Beijing has relied on a combination of fiscal stimulus and monetary easing to weather the current slowdown, including trillions of yuan in tax cuts and local government bonds to fund infrastructure projects and efforts to spur bank lending.
But the economy has been slow to respond with business confidence shaky and local governments facing increasing strains as tax cuts hit revenues, weighing on investment.
In contrast to the disappointing headline GDP number, China’s industrial output grew a better-than-expected 5.8 percent in September, faster than the 17-year-low posted in August.
The uptick was in line with signs of increased domestic orders, though overall demand remains at historically weak levels. Analysts had expected industrial output to grow 5.0 percent in September.
September’s industrial production was also in line with recent business surveys that noted new domestic orders in food processing, textiles and electrical machinery, although growth in other products such as cement, crude steel and cars slowed further.
Hwabao Trust’s Nie does not expect stronger manufacturing to last given slowing global demand, which would suggest a pick up in broader economic growth remains unlikely.
Fixed asset investment grew 5.4 percent from January-September, matching expectations, but slowing from the 5.5 percent in the first eight months.
Private sector fixed-asset investment, accounting for 60 percent of the country’s total investment, grew 4.7 percent in January-September, down from 4.9 percent in January-August.
Retail sales rose 7.8 percent year-on-year last month, in line with expectations, and faster than 7.5 percent in August.


Arab News recording exposes Nissan lawyer’s lie on IMF bailout for Lebanon

Updated 01 June 2020

Arab News recording exposes Nissan lawyer’s lie on IMF bailout for Lebanon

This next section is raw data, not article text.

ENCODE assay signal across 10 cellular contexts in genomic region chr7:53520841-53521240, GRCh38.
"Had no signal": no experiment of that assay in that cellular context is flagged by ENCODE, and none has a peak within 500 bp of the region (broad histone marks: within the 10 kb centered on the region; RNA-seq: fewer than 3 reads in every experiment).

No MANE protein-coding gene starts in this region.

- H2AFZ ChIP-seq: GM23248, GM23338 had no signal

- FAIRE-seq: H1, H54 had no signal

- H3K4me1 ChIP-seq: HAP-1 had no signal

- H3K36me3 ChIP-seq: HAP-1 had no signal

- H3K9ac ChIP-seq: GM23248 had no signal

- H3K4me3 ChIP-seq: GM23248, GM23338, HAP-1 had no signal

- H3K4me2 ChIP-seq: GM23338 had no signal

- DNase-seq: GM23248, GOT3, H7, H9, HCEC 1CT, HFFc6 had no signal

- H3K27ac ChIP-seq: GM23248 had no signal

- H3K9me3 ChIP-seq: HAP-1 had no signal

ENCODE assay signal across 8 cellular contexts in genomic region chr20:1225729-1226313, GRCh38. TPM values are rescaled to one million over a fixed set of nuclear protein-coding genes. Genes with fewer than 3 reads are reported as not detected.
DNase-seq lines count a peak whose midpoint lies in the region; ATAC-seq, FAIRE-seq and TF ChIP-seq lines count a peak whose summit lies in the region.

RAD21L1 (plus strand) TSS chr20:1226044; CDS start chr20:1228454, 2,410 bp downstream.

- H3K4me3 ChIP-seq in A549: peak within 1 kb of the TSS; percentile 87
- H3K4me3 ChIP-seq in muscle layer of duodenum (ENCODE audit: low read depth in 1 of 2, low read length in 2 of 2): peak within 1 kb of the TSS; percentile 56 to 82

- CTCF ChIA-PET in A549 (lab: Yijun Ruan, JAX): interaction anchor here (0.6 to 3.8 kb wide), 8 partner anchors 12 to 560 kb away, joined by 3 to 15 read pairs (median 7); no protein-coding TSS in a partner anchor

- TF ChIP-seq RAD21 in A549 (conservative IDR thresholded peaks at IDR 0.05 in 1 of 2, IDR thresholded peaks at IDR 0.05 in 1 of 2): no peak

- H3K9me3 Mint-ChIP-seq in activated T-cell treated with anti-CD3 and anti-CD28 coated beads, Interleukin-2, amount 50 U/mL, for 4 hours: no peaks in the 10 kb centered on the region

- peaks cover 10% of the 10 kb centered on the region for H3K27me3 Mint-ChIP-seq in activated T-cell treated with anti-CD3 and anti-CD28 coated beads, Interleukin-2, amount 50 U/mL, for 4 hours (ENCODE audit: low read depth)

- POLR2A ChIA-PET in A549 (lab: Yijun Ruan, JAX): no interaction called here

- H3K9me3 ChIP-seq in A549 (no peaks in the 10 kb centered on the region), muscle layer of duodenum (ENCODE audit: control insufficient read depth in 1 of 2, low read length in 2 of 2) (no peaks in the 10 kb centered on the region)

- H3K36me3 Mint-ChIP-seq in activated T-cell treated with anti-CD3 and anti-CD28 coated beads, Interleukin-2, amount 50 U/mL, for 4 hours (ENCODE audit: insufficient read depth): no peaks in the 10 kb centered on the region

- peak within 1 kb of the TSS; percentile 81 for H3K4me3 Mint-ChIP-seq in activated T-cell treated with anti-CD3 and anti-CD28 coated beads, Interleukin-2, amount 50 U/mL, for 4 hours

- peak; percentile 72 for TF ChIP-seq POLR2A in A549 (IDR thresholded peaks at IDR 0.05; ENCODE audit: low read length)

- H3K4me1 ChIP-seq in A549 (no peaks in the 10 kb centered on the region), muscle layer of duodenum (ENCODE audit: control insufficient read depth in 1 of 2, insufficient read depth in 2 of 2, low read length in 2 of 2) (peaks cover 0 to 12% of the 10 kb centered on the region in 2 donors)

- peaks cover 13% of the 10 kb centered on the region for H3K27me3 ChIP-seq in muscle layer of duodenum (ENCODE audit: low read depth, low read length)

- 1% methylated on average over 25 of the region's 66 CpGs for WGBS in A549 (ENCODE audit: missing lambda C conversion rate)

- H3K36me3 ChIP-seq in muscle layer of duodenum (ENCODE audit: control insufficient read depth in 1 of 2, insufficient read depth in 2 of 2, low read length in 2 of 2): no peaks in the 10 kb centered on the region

LONDON: Arab News has published the recording of an interview with a Nissan lawyer after he denied saying that a bailout of Lebanon by the International Monetary Fund (IMF) was linked to the extradition of fugitive tycoon Carlos Ghosn.

The former Nissan chairman fled to Beirut in December from Japan, where he faced charges of financial wrongdoing.

In a story published in Arab News Japan on Saturday, Sakher El Hachem, Nissan’s legal representative in Lebanon, said the multibillion-dollar IMF bailout was contingent on Ghosn being handed back to Japan. 

The lawyer said IMF support for Lebanon required Japan’s agreement. Lebanese officials had told him: “Japan will assist Lebanon if Ghosn gets extradited,” the lawyer said

“For Japan to agree on that they want the Lebanese authorities to extradite Ghosn, otherwise they won’t provide Lebanon with financial assistance. Japan is one of the IMF’s major contributors … if Japan vetoes Lebanon then the IMF won’t give Lebanon money, except after deporting Ghosn.”

On Sunday, El Hachem denied making the comments. “The only thing I told the newspaper was that there should have been a court hearing on April 30 in Lebanon, but it was postponed because of the pandemic,” he said. In response, Arab News published the recording of the interview, in which he can be clearly heard making the statements attributed to him. 

Japan issued an arrest warrant after Ghosn, 66, escaped house arrest and fled the country.

Now listen to the recording: